Lamb Anyone?

I’m starting to get a strong dislike for the beef we purchase locally. There seems to be a strong aftertaste on most of the beef that we’ve purchased. So, we’ve made a conscious decision to start purchasing other meat products and really diving in to tofu recipe’s.

Our first off the wall and so not like us recipe for the year was lamb. We love lamb and usually have it when we go to different restaurants. However, we’ve never cooked some here at home. My husband was searching the web and came across this fabulous web site: . We decided to try his recipe on the slow roasted leg of lamb. Peter Minakis knows his kitchen and dishes. Wow!

If you’ve been following along you’ll know that we are limited on space, spices, & herbs. We make-do though and make adjustments as necessary. The family voted on the dish and hands down, delicious and on the, “make again”, list. Not bad for picky eaters ages 13 & 15.

Of course all good dishes start with a good product. For this meal we went to the local wet market. These were our options. After careful consideration and looking like we knew what we were doing, we selected one leg. Knowing the space limitation of our kitchen we had him chop of part of the leg and thank God he took off some of the skin.

LambWe took the lamb home and prepped it like the recipe directed. Alterations – we have no access to fresh sprigs of rosemary or thyme. So, we used a bit of McCormick’s Rosemary leaves and left the thyme out. I didn’t get a picture of the slivers of garlic Mike inserted, but let me tell ya it looked and smelled delicious uncooked. Our oven is a small toaster oven, the dish you see here is the right size for a tight fit. It works well for us. As you can see, we didn’t have room for the taters.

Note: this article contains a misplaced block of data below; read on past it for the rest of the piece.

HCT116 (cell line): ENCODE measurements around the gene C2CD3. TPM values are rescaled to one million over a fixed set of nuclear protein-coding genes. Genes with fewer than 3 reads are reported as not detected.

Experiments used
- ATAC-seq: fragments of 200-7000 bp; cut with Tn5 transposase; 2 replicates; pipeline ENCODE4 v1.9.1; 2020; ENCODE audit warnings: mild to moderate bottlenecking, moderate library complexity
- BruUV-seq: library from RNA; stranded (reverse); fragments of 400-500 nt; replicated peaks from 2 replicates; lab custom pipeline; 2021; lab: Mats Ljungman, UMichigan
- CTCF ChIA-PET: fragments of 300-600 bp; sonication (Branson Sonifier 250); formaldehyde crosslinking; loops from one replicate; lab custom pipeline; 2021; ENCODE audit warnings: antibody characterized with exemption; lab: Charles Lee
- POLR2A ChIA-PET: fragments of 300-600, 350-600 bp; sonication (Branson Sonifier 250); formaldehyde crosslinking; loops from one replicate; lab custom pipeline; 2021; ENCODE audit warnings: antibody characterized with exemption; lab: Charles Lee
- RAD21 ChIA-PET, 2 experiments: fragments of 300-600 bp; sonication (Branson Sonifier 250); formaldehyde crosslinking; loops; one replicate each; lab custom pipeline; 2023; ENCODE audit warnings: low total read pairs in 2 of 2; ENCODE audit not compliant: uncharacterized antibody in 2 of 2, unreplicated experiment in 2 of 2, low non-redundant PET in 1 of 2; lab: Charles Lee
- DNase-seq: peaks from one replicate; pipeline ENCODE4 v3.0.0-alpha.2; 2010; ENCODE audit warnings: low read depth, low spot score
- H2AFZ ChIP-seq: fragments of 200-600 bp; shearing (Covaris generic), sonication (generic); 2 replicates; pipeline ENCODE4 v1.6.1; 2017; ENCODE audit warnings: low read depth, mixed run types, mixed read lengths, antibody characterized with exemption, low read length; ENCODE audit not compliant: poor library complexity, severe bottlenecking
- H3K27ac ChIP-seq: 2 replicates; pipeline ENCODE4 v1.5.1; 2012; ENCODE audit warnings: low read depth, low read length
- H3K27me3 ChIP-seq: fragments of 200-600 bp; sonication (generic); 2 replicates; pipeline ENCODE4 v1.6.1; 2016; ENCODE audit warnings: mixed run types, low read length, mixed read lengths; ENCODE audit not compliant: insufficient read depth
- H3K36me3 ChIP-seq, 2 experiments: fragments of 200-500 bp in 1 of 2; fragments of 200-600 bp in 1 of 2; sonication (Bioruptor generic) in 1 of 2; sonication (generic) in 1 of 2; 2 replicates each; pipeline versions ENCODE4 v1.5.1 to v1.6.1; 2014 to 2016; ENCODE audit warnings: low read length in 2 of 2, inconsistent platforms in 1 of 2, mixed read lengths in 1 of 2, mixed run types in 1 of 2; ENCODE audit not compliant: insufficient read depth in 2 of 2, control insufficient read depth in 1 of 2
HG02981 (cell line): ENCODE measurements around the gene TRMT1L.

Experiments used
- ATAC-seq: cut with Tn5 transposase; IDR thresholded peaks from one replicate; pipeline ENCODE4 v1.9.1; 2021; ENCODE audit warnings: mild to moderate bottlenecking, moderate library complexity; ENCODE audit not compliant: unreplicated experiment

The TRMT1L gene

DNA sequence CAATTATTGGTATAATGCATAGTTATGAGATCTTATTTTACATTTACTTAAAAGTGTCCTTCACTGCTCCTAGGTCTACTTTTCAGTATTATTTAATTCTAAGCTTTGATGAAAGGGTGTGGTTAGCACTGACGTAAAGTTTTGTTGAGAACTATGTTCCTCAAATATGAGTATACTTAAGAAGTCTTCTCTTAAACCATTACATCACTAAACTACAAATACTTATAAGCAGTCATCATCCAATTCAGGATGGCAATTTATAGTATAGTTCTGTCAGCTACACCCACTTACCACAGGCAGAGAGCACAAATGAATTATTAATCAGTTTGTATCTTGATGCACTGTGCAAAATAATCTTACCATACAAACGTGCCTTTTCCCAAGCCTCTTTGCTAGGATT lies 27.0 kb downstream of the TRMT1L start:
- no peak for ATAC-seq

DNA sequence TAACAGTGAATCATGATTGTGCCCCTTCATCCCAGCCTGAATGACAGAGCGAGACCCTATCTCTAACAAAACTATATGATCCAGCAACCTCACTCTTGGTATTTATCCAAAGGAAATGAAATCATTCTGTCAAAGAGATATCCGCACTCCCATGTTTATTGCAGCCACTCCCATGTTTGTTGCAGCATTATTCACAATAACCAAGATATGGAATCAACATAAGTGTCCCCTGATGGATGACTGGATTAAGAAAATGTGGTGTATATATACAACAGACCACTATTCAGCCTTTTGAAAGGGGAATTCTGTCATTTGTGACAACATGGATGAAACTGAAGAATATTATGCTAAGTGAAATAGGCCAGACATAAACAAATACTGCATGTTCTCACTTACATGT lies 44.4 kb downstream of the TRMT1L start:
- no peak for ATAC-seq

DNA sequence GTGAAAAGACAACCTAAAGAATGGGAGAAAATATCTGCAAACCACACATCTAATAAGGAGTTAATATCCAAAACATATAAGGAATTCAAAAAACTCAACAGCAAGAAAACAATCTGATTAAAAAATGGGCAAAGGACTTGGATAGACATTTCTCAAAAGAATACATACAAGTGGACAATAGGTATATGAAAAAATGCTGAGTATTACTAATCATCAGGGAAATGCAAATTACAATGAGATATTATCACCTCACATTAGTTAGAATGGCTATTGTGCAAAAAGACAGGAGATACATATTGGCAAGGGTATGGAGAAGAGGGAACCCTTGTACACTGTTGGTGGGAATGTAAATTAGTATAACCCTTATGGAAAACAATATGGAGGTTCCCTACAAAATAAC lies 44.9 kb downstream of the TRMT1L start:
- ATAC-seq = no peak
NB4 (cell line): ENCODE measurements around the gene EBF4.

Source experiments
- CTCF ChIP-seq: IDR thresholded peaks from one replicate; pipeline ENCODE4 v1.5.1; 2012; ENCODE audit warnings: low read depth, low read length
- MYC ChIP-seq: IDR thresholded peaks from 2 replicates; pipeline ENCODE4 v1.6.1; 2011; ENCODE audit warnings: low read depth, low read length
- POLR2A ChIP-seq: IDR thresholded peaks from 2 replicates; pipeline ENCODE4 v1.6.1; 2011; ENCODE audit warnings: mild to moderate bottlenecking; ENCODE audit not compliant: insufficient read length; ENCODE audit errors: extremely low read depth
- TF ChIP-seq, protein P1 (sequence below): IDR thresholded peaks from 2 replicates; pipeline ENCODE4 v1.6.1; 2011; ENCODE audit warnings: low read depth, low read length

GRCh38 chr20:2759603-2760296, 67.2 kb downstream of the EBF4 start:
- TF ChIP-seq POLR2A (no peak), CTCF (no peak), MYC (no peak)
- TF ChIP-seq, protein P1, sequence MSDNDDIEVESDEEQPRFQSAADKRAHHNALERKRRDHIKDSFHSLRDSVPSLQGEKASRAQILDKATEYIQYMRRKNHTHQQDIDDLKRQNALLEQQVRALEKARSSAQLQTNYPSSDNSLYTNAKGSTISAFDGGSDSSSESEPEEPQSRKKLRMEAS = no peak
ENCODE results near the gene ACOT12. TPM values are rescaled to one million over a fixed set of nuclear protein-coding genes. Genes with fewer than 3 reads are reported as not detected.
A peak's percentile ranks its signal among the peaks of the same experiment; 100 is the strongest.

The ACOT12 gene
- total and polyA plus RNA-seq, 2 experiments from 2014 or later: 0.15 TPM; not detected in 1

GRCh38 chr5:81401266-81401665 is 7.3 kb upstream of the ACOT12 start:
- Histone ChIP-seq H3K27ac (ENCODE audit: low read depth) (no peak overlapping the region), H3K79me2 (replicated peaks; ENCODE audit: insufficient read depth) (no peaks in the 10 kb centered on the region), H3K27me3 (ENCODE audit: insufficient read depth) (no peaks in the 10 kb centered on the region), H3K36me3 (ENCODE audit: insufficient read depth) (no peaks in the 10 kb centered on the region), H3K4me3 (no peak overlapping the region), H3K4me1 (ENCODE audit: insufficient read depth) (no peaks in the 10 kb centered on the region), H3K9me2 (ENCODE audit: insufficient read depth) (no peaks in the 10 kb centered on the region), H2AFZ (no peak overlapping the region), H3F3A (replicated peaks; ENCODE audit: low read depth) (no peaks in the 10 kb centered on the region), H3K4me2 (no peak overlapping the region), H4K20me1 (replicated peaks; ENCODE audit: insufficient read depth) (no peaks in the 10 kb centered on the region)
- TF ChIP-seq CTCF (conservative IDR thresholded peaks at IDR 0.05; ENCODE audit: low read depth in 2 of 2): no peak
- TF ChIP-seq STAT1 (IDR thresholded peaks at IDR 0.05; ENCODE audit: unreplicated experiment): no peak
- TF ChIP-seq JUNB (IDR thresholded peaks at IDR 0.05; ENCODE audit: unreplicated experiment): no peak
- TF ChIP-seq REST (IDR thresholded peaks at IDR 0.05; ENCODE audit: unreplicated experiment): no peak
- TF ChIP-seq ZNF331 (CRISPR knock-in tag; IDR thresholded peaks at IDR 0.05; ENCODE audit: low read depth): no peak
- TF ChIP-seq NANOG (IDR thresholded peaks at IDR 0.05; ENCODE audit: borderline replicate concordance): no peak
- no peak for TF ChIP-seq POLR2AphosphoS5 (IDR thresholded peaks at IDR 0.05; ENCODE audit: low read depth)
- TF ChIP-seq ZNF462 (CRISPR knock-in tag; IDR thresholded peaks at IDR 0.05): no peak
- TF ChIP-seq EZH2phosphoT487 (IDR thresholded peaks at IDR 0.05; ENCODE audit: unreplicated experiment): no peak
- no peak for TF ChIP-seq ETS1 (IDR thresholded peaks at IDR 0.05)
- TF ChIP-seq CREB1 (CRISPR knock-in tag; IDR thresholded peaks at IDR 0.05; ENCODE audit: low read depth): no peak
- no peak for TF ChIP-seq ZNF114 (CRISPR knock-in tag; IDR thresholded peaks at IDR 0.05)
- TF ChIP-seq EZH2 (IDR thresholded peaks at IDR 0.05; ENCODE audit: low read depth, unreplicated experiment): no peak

Seasoned Lamb


Without further a-do, into the toaster oven it went. It smelled mouth-watering delicious, and the damn thing wasn’t even cooked yet. Ha!



Final product: Amazing and tender! The only rough spot was the leg part that was sticking out. A bit dried out but other than that, it was a wow and full of flavor!

The Final Product


Coconut Cream Pie -Peru, IN



We all have family recipes that have been passed down from generation to generation, this coconut cream pie is no exception. Mrs. Dorsie passed many years ago but her memory is still very much alive. Her baking recipes have been mastered by my sister-in-law Brenda.

My husband prides himself in being a coconut cream pie connoisseur sampling the delicious dessert all over the USA. Apart from his mother, Mrs. Dorsie, his sister’s baking concoctions are just as wonderful including the coconut cream pie pictured here.

Pictured here are a couple of fresh pies sitting on a cooling rack ready to be devoured. Don’t they look delicious?


For The Love of Coca & Natural Weeds – Grenada

I have to laugh at my feeble attempt at humor with the title of my post. What can I say, I love the aroma of coca and herbs in different dishes and baked goods. My friend Tim & his lovely wife Dianne went to Grenada and brought me back some, “goodies”, spices!